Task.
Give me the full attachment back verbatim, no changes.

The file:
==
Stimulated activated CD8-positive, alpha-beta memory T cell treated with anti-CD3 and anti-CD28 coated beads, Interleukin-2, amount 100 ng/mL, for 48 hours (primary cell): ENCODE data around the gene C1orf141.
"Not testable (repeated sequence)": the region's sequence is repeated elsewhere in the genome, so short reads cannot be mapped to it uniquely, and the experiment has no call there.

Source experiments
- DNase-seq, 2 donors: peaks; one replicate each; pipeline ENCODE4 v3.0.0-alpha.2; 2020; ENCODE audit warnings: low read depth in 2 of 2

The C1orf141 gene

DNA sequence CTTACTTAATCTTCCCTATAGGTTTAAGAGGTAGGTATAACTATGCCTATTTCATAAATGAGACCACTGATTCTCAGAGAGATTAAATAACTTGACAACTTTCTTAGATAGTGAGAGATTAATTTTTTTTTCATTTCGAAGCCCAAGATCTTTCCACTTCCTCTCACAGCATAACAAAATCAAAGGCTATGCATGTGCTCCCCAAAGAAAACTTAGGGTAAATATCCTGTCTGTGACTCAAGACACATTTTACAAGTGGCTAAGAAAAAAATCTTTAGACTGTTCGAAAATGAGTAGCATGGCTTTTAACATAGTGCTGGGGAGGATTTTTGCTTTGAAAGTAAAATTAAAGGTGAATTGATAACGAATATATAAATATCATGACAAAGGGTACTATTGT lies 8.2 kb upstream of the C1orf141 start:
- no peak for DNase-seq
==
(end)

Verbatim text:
Stimulated activated CD8-positive, alpha-beta memory T cell treated with anti-CD3 and anti-CD28 coated beads, Interleukin-2, amount 100 ng/mL, for 48 hours (primary cell): ENCODE data around the gene C1orf141.
"Not testable (repeated sequence)": the region's sequence is repeated elsewhere in the genome, so short reads cannot be mapped to it uniquely, and the experiment has no call there.

Source experiments
- DNase-seq, 2 donors: peaks; one replicate each; pipeline ENCODE4 v3.0.0-alpha.2; 2020; ENCODE audit warnings: low read depth in 2 of 2

The C1orf141 gene

DNA sequence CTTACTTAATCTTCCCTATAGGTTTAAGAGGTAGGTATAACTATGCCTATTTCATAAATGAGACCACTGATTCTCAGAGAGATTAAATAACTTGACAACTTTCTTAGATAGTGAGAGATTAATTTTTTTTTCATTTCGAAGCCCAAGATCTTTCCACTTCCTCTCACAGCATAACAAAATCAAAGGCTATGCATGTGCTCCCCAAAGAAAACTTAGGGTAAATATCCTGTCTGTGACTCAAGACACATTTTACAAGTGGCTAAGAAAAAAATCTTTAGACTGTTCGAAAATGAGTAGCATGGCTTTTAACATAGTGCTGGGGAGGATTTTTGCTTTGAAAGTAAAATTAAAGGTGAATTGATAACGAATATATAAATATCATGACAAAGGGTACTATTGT lies 8.2 kb upstream of the C1orf141 start:
- no peak for DNase-seq